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1965 – 1970 Aston Martin DB6 Coupé
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Image by Georg Sander
The Aston Martin DB6 was a British sports car manufactured by Aston Martin from 1965 to 1970. The car had improved aerodynamics and specification over its predecessor, the DB5.

After Aston Martin had rejected proposals for a replacement for the DB5 from Touring of Milan, the decision was made to focus on their own development car, registered, 4 YMC. Wind tunnel testing, begun in February 1965, showed work was needed to counteract the car’s tendency to lose rear-wheel traction at high speed. So the final development phases saw a DB5 chassis, suitably lengthened and titled MP 219, with a rear spoiler and abbreviated Kammback tail that Aston Martin had previously incorporated in sports racers. The decision was made to produce MP 219 as the Aston Martin DB6 although its de Dion rear axle was replaced with a live axle to reduce cost.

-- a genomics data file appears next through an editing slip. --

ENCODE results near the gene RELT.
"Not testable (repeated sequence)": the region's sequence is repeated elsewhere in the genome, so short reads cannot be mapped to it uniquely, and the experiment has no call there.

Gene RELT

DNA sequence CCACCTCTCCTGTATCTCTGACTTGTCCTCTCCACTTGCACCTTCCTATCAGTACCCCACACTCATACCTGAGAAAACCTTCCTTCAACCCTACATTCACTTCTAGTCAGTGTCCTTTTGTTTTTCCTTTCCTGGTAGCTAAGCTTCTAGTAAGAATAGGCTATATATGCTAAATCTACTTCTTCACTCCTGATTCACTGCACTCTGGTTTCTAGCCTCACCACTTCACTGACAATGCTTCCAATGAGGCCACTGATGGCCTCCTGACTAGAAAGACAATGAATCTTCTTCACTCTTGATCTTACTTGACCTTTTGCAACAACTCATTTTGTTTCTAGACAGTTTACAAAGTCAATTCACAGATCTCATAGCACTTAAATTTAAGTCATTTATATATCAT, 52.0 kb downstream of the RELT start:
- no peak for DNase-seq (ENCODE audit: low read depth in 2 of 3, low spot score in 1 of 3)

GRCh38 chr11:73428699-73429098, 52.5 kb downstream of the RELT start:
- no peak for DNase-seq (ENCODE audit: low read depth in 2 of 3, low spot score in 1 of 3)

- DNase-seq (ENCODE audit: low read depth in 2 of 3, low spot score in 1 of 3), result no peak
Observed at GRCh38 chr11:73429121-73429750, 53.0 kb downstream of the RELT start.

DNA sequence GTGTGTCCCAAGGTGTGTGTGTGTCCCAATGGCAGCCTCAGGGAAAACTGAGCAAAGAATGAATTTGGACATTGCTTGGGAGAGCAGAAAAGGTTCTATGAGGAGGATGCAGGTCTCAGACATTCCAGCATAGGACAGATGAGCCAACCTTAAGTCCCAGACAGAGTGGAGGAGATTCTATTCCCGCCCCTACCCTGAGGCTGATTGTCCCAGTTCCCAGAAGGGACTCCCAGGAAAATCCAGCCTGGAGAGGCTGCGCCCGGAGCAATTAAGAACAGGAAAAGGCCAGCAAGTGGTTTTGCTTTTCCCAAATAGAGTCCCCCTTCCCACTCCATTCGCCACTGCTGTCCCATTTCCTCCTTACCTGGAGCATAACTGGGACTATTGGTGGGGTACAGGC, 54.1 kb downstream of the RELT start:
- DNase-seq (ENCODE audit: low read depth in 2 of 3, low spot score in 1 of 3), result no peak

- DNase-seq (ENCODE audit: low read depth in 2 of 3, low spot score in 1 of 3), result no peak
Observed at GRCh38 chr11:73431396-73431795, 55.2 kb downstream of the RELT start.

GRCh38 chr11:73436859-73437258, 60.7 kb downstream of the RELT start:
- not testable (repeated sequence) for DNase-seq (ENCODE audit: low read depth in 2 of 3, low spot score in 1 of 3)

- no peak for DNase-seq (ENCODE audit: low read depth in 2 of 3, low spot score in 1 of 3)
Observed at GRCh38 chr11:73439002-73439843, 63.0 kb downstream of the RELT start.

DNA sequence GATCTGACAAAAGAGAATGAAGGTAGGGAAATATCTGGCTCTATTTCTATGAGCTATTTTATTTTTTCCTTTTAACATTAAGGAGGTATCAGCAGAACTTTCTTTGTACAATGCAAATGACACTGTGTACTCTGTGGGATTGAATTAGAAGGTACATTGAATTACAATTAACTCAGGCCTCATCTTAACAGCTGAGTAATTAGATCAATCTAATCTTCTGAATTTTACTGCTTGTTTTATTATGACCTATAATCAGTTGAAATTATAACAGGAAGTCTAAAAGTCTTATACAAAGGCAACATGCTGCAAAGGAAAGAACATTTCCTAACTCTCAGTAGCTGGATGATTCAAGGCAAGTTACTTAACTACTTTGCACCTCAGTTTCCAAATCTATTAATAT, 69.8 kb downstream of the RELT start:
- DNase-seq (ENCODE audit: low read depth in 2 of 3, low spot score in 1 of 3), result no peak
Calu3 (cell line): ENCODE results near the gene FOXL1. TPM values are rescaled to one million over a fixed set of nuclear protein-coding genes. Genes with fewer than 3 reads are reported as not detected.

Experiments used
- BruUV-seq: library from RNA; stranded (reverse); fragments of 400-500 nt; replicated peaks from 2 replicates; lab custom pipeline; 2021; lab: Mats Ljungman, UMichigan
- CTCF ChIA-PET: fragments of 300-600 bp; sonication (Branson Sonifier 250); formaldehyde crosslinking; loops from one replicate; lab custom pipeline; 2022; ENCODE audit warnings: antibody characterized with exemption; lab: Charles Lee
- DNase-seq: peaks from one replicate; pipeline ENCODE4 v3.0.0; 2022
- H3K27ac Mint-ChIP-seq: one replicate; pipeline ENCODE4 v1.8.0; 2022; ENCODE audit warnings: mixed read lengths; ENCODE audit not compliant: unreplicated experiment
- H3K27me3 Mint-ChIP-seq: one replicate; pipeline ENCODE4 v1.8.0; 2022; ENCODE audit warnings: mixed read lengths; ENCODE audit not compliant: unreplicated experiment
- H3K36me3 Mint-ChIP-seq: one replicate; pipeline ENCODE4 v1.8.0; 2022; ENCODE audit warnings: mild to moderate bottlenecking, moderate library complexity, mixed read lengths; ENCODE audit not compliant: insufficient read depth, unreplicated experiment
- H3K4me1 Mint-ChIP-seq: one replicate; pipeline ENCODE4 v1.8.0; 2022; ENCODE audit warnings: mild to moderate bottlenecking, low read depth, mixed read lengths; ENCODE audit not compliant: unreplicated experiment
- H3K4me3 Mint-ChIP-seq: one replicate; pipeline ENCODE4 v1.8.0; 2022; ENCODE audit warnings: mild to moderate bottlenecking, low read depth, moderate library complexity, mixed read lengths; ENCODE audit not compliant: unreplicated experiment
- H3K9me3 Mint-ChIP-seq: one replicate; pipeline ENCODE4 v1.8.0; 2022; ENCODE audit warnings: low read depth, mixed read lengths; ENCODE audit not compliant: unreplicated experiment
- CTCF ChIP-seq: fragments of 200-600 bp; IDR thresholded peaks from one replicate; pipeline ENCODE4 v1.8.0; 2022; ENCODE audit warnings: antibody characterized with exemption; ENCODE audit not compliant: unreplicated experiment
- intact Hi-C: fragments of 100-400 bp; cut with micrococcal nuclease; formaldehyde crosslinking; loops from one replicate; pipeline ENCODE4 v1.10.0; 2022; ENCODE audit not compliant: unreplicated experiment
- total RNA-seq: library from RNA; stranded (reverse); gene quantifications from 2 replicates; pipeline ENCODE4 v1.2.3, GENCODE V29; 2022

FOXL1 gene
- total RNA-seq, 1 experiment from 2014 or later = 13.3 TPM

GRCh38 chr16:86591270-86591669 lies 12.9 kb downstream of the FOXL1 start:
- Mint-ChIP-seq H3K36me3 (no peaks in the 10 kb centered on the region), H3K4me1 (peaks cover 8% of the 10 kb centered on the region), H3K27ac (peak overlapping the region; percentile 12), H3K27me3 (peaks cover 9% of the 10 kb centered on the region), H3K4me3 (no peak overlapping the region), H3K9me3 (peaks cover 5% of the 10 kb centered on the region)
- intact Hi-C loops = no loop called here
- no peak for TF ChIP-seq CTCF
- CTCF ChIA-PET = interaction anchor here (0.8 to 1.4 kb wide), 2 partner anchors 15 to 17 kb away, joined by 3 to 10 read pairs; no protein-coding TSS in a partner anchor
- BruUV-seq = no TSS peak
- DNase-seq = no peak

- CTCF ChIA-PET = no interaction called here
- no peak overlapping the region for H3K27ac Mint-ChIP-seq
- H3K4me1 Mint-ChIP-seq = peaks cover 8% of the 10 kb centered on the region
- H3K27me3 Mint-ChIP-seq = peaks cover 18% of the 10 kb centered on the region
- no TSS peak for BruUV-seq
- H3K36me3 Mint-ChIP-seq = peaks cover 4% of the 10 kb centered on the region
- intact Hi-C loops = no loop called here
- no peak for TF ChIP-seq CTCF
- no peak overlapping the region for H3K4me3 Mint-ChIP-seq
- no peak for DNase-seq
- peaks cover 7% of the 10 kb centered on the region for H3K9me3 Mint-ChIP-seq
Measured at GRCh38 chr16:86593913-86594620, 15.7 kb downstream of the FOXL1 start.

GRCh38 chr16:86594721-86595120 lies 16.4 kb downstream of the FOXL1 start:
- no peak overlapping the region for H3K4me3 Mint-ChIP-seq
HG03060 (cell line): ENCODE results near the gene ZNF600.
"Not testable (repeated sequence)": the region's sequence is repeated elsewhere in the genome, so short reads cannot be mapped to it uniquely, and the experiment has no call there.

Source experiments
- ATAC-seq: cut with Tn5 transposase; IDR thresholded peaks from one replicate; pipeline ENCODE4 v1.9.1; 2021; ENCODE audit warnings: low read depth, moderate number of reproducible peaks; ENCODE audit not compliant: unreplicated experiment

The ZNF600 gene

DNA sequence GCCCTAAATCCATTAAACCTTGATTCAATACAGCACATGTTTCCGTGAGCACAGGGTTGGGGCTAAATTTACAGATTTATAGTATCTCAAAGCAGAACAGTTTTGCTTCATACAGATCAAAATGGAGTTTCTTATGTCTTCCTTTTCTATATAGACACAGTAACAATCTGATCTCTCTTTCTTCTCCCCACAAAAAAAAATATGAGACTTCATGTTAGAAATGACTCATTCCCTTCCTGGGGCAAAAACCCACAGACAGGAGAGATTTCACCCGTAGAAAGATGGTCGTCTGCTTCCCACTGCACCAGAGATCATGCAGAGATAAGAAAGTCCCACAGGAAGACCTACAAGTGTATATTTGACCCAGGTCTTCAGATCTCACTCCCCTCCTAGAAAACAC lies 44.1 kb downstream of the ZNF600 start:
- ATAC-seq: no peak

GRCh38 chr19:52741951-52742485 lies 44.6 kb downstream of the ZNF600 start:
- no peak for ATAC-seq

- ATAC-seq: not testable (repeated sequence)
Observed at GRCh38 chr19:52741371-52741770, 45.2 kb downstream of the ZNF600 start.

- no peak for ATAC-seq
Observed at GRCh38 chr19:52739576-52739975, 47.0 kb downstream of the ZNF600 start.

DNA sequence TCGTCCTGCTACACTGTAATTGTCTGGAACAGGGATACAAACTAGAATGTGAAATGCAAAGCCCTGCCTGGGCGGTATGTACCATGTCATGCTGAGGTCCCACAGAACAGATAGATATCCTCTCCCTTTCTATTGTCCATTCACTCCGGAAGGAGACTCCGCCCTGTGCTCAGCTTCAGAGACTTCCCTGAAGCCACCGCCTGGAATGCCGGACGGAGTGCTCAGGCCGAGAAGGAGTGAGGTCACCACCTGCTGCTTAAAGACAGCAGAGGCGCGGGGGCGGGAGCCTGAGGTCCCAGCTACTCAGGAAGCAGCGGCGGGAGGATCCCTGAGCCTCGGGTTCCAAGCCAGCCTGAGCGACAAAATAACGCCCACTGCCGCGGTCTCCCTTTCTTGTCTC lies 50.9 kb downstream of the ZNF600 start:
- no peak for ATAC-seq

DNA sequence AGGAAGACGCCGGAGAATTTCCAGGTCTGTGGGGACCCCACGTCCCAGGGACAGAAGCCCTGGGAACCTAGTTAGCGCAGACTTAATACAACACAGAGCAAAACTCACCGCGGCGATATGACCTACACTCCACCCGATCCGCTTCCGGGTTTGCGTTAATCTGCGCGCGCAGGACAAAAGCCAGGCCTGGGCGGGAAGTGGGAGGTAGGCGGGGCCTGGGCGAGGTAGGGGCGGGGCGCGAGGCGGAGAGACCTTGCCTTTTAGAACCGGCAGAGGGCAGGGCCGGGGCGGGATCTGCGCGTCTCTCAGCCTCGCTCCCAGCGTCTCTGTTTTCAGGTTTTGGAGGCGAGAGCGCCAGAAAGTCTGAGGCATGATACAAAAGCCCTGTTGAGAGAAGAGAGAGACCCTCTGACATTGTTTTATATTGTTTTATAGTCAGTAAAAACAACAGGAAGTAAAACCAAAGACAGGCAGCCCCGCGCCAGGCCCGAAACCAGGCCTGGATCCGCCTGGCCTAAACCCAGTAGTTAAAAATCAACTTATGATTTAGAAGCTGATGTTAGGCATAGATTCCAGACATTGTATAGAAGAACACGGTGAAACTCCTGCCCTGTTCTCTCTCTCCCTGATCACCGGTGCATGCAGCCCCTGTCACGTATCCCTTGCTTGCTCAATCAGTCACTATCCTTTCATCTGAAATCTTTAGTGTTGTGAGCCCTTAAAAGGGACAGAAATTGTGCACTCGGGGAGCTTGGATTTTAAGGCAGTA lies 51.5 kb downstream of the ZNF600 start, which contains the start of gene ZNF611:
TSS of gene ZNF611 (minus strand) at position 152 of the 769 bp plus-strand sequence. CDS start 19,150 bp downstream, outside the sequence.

Introduced at the 1965 Motor Show, the Aston Martin DB6 was notable as the first model to be engineered following a factory move from Feltham to Newport Pagnell. From the front, the DB6 looked almost identical to the DB5; the greatest difference is in the rear panels which incorporate the Kammback. The tail, combined with the relocated rear axle and the 3.75-inch (95 mm) lengthened wheelbase, provide more stability at high speed. Though the rear-end Kamm-styled design was similar to the Ferrari 250, it did not prove popular with buyers when the DB6 was introduced.[citation needed]

Other recognition points include the return of front-door quarter windows, an oil-cooler air scoop low on the front end, quarter-bumpers at each corner and an overall length of the DB6 was increased by approximately two inches.

Other notable changes:

Roof line raised by two inches
More leg room for rear passengers
More steeply raked windscreen
Split front and rear bumpers